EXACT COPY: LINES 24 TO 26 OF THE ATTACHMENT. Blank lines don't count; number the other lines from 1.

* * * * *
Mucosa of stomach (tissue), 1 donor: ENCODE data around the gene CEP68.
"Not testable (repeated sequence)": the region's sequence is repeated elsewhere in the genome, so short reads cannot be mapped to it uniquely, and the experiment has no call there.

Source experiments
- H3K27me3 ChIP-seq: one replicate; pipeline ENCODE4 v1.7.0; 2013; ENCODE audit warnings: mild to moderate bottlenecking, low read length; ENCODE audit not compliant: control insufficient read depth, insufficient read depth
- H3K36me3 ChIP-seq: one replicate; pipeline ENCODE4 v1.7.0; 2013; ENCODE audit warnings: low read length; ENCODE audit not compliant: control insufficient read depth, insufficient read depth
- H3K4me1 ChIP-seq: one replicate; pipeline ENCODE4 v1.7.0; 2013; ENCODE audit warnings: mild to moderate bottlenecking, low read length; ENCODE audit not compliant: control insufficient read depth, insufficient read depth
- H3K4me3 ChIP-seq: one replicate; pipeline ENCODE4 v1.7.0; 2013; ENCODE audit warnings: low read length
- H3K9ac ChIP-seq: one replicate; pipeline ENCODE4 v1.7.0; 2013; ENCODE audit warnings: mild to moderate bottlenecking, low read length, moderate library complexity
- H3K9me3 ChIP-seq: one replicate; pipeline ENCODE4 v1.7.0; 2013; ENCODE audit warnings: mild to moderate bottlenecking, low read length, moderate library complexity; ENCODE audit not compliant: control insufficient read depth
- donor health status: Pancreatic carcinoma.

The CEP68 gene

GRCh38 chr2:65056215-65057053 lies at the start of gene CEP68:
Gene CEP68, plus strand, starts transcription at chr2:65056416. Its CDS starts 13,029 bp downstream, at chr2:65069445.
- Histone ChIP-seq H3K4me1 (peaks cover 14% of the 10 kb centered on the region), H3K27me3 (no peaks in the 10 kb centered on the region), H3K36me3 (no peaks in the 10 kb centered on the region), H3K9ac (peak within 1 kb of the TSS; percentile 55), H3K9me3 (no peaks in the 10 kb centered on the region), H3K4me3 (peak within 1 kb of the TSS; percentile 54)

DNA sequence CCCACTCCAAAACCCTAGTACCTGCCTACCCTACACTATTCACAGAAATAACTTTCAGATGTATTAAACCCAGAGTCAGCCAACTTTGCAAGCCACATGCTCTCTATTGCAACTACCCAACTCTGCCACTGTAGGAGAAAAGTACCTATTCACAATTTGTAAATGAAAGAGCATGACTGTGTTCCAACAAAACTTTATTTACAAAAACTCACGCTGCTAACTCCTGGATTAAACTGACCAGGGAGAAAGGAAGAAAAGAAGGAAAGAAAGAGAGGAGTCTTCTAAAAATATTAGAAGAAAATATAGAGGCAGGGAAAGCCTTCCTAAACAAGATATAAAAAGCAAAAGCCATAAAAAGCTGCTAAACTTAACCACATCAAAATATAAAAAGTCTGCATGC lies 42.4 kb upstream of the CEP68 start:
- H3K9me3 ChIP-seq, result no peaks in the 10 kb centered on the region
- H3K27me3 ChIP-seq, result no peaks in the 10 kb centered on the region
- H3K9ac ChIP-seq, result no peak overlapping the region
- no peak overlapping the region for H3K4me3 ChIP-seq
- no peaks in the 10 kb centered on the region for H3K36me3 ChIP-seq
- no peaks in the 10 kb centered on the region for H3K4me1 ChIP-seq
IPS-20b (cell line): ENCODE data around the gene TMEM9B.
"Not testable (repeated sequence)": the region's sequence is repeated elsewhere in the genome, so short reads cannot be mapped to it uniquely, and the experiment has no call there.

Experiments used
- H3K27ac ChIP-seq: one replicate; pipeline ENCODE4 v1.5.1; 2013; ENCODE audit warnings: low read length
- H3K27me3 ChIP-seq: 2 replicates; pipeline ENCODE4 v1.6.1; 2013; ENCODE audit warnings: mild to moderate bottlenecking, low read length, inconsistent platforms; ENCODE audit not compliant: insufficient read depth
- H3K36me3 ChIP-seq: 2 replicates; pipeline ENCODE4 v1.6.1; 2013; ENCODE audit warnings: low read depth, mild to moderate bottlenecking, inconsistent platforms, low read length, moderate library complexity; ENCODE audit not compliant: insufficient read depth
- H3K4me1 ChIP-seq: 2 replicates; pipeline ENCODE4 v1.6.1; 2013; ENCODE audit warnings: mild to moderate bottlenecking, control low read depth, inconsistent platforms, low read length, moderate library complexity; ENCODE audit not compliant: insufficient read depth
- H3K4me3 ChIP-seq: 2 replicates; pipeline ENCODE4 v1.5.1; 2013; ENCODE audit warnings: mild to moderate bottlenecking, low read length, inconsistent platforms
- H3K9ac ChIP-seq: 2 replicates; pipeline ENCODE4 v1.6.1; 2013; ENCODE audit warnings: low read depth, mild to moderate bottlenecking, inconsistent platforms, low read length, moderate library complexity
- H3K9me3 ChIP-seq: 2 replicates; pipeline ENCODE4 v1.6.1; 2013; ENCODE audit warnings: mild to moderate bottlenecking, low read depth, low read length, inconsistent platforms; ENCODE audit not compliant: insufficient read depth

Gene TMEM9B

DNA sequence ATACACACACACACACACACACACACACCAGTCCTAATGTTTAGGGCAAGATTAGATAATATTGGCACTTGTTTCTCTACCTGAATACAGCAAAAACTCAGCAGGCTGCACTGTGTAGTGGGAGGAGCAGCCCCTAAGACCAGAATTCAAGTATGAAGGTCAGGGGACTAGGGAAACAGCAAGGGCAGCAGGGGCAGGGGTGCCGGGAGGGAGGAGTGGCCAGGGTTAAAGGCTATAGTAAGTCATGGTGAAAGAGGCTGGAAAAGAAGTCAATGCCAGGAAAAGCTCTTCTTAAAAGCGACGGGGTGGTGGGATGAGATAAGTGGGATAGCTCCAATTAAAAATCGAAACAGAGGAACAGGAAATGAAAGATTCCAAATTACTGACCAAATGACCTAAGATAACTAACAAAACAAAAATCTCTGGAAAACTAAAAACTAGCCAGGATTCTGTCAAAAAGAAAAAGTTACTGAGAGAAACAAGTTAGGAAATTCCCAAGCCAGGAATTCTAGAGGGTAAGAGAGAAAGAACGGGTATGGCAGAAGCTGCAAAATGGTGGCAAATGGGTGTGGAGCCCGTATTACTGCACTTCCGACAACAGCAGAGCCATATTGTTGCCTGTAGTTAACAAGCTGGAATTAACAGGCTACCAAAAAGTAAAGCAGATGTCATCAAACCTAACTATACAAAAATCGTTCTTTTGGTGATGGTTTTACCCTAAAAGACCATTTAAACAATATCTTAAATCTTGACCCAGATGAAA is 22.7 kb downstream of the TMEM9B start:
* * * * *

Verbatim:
Experiments used
- H3K27ac ChIP-seq: one replicate; pipeline ENCODE4 v1.5.1; 2013; ENCODE audit warnings: low read length
- H3K27me3 ChIP-seq: 2 replicates; pipeline ENCODE4 v1.6.1; 2013; ENCODE audit warnings: mild to moderate bottlenecking, low read length, inconsistent platforms; ENCODE audit not compliant: insufficient read depth